George Eliot Becomes a Writer of Fiction

by Edwin Watts Chubb

As one is ready to call Elizabeth Barrett the greatest poetess of the nineteenth century, so there is little hesitation in pronouncing George Eliot the foremost of the many women who have written fiction. The literary critics sometimes dispute her supremacy by urging the claims of Jane Austen, who is said to have Shaksperean power in the delineation of character. But the name of Jane Austen is unknown to the general public. For every reader of Pride and Prejudice there are a score of readers of Adam Bede.

George Eliot is the pseudonym of Mary Ann Evans. She took the name of George because it was the first name of Mr. Lewes, and Eliot "was a good, mouth-filling, easily pronounced word."

George Eliot was almost thirty-seven years old before she began to write fiction; in this respect reminding us of Scott, who had first achieved fame as a poet before he began in his maturity to write fiction. We are happy in having from the pen of George Eliot herself the account of how she began to write fiction:

"September, 1856, made a new era in my life, for it was then I began to write fiction. It had always been a vague dream of mine that some time or other I might write a novel; and my shadowy conception of what the novel was to be, varied, of course, from one epoch of my life to another. But I never went further toward the actual writing of the novel than an introductory chapter describing a Staffordshire village and the life of the neighboring farm-houses; and as the years passed on I lost any hope that I should ever be able to write a novel."

Mr. Lewes encouraged George Eliot by admiring her introductory chapter. He first read it when they were together in Germany. When they had returned to England and she was more successful in her essay writing than he had expected, he continued to urge her to try to write a story. "He began to say very positively, 'You must try and write a story,' and when we were at Tenby he urged me to begin at once. I deferred it, however, after my usual fashion with work that does not present itself as an absolute duty. But one morning, as I was thinking what should be the subject of my first story, my thoughts merged themselves into a dreamy doze, and I imagined myself writing a story, of which the title was The Sad Fortunes of the Reverend Amos Barton. I was soon wide awake again and told G. (Mr. Lewes). He said 'Oh, what a capital title!' and from that time I had settled in my mind that this should be my first story. George used to say, 'It may be a failure—it may be that you are unable to write fiction. Or, perhaps, it may be just good enough to warrant your trying again.' Again, 'You may write a chef-d'œuvre at once—there's no telling.' But his prevalent impression was, that though I could hardly write a poor novel, my effort would want the highest quality of fiction—dramatic presentation. He used to say, 'You have wit, description, and philosophy—those go a good way towards the production of a novel. It is worth while for you to try the experiment.'"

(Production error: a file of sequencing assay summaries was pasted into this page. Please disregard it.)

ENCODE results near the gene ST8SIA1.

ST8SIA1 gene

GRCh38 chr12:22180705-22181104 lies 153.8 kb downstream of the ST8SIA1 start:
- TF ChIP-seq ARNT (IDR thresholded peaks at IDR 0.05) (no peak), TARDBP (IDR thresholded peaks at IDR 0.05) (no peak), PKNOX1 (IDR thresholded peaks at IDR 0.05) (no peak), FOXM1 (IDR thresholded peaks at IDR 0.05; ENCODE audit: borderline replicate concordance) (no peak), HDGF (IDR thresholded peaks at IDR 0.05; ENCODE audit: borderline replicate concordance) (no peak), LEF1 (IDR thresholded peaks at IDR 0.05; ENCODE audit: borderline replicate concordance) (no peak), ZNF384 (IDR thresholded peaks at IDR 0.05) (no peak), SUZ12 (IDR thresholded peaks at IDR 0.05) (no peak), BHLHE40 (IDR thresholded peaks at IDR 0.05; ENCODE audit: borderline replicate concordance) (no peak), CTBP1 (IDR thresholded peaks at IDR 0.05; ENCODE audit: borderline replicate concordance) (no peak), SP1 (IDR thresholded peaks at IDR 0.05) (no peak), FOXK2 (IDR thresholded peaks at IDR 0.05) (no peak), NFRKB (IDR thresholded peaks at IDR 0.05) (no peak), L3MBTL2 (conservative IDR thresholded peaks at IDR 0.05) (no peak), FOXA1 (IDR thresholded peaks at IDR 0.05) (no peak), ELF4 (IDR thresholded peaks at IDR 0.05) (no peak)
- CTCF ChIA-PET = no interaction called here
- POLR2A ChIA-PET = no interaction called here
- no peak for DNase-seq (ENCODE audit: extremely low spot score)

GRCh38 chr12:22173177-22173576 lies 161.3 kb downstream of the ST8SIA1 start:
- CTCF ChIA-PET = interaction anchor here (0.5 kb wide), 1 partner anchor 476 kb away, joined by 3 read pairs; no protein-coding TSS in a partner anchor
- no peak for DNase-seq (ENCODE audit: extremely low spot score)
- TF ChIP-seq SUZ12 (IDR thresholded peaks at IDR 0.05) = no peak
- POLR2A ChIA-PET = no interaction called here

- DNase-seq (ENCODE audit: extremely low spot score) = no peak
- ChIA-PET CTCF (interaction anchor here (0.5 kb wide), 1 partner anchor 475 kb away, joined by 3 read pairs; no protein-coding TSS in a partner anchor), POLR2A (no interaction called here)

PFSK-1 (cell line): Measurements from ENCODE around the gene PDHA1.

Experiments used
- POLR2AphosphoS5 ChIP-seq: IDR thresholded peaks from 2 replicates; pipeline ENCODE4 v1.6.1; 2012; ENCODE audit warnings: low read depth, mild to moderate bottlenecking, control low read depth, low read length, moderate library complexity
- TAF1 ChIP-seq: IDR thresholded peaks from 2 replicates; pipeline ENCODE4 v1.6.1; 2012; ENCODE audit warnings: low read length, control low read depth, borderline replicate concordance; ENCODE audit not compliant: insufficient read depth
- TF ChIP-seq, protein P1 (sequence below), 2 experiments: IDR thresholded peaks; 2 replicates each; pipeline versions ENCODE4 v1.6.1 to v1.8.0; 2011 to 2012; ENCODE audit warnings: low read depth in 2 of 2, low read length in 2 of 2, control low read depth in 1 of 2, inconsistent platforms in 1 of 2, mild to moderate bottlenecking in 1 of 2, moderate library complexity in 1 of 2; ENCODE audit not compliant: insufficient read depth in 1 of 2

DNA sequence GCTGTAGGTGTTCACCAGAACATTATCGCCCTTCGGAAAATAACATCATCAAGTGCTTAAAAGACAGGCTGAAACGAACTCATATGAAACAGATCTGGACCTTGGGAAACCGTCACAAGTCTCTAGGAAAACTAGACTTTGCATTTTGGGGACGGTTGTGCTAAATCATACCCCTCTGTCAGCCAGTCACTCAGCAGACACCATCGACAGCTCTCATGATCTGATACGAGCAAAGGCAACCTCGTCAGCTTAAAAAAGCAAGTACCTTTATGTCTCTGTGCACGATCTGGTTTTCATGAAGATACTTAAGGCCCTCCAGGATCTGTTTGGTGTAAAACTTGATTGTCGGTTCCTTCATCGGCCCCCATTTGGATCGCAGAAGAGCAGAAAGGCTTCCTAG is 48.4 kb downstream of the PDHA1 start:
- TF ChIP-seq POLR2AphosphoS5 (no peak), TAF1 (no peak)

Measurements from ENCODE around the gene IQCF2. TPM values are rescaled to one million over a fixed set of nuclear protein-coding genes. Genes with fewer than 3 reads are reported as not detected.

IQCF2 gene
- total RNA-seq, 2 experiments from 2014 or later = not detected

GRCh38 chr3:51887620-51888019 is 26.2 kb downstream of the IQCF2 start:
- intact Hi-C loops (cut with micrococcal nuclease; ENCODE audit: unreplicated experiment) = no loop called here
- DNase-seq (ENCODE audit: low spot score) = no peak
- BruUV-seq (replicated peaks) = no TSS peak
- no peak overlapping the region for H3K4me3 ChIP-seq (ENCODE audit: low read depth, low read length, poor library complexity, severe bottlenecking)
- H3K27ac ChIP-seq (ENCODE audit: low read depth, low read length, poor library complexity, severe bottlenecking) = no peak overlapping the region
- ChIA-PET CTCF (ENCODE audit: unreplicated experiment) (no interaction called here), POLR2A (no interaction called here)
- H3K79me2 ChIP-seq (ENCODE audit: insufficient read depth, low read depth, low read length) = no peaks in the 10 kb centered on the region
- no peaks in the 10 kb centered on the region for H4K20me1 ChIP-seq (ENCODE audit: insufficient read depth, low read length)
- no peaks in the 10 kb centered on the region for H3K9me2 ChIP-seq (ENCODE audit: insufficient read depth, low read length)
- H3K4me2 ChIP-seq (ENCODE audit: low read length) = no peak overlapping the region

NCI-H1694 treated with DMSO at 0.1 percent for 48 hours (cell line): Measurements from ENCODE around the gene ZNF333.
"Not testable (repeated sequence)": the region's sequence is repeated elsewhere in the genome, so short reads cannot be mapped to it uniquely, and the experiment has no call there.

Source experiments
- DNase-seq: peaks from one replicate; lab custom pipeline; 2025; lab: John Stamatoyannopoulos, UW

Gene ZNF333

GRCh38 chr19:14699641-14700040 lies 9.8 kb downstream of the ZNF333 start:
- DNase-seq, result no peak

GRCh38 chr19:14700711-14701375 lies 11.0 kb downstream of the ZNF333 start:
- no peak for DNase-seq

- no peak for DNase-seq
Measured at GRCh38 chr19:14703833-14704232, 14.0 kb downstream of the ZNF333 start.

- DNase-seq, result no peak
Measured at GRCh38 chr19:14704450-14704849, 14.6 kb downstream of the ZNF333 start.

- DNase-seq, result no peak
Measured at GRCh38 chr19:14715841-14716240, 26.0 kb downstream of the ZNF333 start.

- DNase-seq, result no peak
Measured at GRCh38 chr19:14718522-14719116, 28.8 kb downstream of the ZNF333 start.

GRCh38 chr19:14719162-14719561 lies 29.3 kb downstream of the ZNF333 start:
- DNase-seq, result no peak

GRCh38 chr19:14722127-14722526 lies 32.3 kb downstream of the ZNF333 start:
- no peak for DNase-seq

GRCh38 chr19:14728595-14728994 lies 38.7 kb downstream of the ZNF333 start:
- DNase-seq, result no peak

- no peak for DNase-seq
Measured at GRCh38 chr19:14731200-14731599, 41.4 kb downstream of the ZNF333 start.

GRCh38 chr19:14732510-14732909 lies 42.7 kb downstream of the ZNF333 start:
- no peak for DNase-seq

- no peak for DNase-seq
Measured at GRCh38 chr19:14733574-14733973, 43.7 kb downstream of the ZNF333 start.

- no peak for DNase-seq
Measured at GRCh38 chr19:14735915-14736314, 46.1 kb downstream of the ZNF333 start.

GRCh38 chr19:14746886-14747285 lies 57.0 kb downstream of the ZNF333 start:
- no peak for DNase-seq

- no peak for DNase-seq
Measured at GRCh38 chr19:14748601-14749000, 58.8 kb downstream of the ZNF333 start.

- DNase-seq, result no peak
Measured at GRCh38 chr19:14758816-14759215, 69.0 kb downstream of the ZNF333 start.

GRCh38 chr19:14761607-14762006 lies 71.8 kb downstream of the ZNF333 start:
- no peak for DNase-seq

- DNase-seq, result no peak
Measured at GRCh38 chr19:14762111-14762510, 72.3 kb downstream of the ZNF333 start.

When she had finished the first part of Amos Barton, Mr. Lewes was no longer skeptical about her ability to write dialogue. The next question was whether she had the power of pathos. This was to be determined by the way in which the death of Milly was to be treated. "One night G. went to town on purpose to leave me a quiet evening for writing it. I wrote the chapter from the news brought by the shepherd to Mrs. Hackit, to the moment when Amos is dragged from the bedside, and I read it to G. when he came home. We both cried over it, and then he came up to me and kissed me, saying, 'I think your pathos is better than your fun.'"

The first part of Amos Barton appeared in the January number of Blackwood. The publisher paid the author fifty guineas. Afterwards, when the series of stories dealing with clerical life was published in book form, she was paid £120; later, when the publishing firm decided to issue a thousand copies instead of seven hundred and fifty, £60 was added to the original sum. George Eliot expressed herself as sensitive to the merits of checks for fifty guineas, but the success of her later writings was so pronounced that a check for fifty guineas would have made little impression, except a feeling of disdain.